The 2015 Dakar Rally starts on January 3rd and among them will be one very special team. Catherine Houles and Sandrine Ridet are not special because they are the only all-female team. They are special, because they are Gazelles.
The Rallye Aicha des Gazelles is often compared to the Dakar. On the surface, they are quite similar. Both are multi-day navigational off-road rallies. Competitors in both rallies return to a bivouac at night. Both penalize competitors for missing check points.
While they are both navigational rallies, they go about it in very different ways.
In the Dakar, competitors are given a roadbook with total kilometers, a “tulip drawing” or basic drawing of the direction change, the heading, and any dangers one can expect to find. GPS is allowed, but its function is limited. The GPS does not display turn by turn directions. Instead it only shows the heading and speed until competitors pass within 800 meters of a waypoint. At that time, the GPS will display current heading and speed, as well as the heading and distance to the waypoint.
The navigator has to interpret the road book data and do basic math as well. The roadbook will often give CAP headings. If the car is following a CAP of 20 degrees, and the new CAP is 110 degrees, then a 90 degree right hand turn is called for. A new CAP of 290 degrees would mean a 90 degree left hand turn. All of this is done while the car is moving and bouncing over the terrain!
The Gazelle Rally is a little, okay, a lot different. The goal is to get to each checkpoint in the shortest distance, not the fastest time. Competitors are only given map coordinates, which they plot on a topographical map. They then use old school rulers to find their heading and distance. At the starting line, the navigator uses her compass to find the direction, and the team attempts to stay on the heading and drive as straight as possible to the checkpoint.
And yes, I said “her”. The Gazelle Rally is the only all female rally of it’s kind.
Of course, driving in a straight line is easier said than done. Washes, dunes, mountains, palmeries, camel grass…all these things stand in the Gazelles’ way. It is up to the team to decide to go through the obstacle, at the risk of getting stuck or harming their vehicle. The other option is to navigate around it, at the risk of losing their heading and adding kilometers.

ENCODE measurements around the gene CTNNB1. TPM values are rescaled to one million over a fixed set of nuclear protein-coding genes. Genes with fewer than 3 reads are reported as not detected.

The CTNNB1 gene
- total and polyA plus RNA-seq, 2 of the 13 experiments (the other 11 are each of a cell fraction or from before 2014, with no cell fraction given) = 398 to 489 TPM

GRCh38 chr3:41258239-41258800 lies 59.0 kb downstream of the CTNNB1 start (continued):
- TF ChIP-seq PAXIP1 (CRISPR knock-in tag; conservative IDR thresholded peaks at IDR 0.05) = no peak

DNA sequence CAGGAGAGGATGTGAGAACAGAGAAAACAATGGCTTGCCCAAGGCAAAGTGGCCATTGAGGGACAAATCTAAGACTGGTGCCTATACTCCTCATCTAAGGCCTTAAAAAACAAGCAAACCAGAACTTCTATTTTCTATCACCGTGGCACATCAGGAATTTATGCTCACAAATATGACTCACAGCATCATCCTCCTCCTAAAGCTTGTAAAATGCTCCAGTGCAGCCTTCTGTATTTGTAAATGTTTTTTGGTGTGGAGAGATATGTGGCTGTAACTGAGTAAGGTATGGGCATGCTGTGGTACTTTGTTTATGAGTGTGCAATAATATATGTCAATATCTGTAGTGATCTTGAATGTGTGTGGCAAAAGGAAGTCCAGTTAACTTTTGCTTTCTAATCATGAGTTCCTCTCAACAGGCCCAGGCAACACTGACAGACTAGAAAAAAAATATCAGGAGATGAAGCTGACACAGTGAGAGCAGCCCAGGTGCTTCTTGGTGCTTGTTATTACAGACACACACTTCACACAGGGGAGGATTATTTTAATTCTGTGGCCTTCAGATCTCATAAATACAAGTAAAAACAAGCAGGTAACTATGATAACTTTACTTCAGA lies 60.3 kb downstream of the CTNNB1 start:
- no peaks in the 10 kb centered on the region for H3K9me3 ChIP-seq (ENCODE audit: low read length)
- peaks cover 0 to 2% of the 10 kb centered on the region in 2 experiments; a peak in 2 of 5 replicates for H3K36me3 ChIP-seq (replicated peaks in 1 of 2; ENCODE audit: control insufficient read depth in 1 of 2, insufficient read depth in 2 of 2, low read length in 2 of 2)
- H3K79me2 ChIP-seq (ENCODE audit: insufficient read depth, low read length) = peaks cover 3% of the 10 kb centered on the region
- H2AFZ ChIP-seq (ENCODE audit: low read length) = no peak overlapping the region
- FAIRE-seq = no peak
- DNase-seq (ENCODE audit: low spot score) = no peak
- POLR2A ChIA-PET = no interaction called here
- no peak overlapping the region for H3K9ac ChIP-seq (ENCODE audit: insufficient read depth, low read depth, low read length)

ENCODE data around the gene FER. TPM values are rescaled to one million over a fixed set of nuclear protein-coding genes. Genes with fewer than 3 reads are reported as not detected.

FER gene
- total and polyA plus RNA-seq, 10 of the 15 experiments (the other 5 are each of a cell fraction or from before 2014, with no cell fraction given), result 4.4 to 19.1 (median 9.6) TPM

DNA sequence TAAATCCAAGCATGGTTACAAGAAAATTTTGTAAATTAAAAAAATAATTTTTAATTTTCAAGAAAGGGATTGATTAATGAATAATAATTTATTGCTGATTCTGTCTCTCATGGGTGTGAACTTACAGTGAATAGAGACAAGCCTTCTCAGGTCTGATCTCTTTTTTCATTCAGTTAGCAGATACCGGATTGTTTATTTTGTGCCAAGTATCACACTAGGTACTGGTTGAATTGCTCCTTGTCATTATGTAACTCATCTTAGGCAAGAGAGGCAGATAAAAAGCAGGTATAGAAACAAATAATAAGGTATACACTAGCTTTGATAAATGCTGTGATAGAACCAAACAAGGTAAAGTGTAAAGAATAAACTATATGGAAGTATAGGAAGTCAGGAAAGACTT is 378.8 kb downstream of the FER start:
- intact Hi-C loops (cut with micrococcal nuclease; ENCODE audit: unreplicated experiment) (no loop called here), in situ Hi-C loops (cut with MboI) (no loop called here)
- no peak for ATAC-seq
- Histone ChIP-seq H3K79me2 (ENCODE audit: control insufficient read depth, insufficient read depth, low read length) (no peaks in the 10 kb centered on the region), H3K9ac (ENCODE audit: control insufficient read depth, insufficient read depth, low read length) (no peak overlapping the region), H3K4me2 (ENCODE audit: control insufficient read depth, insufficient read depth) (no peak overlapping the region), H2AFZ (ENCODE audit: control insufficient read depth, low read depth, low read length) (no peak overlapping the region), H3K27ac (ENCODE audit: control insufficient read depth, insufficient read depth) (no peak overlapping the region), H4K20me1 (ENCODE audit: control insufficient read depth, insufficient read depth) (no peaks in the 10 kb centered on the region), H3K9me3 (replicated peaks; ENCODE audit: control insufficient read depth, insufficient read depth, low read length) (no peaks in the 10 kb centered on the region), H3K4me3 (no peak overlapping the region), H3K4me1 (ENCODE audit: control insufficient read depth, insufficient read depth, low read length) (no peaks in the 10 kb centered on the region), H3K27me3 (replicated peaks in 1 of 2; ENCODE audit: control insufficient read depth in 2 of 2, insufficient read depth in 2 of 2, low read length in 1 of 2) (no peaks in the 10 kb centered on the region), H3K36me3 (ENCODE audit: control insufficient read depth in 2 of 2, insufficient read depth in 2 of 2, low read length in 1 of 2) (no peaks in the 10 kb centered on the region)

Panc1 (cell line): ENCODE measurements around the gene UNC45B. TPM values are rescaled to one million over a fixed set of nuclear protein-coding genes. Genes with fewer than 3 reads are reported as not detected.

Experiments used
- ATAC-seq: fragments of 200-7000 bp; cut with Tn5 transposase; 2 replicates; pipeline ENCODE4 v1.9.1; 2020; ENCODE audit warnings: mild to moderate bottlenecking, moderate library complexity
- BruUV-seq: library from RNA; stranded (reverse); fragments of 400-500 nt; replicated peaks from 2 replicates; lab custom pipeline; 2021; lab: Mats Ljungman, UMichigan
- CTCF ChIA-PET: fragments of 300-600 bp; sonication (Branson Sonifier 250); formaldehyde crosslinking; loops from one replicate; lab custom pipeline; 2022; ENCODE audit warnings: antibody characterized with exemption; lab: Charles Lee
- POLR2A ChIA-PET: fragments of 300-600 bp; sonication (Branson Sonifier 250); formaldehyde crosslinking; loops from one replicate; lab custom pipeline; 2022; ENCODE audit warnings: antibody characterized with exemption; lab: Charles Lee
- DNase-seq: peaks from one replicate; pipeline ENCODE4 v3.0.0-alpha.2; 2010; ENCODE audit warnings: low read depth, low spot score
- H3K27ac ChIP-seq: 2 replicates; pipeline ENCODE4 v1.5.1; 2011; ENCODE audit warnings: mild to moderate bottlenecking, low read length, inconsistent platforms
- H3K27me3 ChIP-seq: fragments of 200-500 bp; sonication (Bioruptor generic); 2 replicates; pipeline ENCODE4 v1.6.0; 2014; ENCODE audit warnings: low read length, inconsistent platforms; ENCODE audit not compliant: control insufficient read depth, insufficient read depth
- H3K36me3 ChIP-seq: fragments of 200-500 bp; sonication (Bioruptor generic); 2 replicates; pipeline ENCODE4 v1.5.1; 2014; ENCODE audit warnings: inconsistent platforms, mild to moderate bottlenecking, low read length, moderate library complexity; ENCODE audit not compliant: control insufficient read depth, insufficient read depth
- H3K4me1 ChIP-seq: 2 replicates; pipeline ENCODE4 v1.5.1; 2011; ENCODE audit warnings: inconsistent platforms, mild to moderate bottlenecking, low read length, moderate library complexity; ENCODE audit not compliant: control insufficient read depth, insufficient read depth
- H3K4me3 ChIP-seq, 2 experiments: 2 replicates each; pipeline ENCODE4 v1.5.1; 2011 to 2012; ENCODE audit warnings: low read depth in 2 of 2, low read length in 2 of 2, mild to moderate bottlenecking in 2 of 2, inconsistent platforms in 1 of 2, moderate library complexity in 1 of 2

Since time is not important in the Gazelle Rally (although competitors do want to manage their time so that checkpoints are attained in the day light), navigation is done with the truck stopped. The navigator will get out of the truck and step away 10 meters or so to get an accurate compass reading, as the electronics of the truck may interfere with the compass. Car compasses are allowed, but they are not as accurate as an outside reading.
There are no chase vehicles, no cell phones, and absolutely no GPS in the Gazelle Rally.
Both Houles and Ridet are experienced Gazelles, but first time Dakar participants. They will be driving an Isuzu D-Max and are traveling to Dakar with two support cars, two mechanics, and one team manager. The D-Max, which shares it’s platform with the Chevy Colorado, is powered by a 3.0L turbo diesel. It knocks out 161 hp and 265 lb/ft of torque. It’s relatively light weight makes it great in the dunes and it’s 4×4 system can carry it over most anything (if taken at the correct speed).
Houles will be the driver, Ridet – the navigator. Ridet has participated in the Gazelle Rally since 2008, seven as a driver, one as a navigator. Will her dead reckoning navigation skills help her find her way in the Dakar?
Their only goal is to finish. You can follow them at www.dakar.com. They will be running number 422.
Technical verifications take place on January 1-3 in Buenos Aires and competitors are off the line on January 3rd at 3pm. Competitors will return to Buenos Aires for the big finish on January 17th.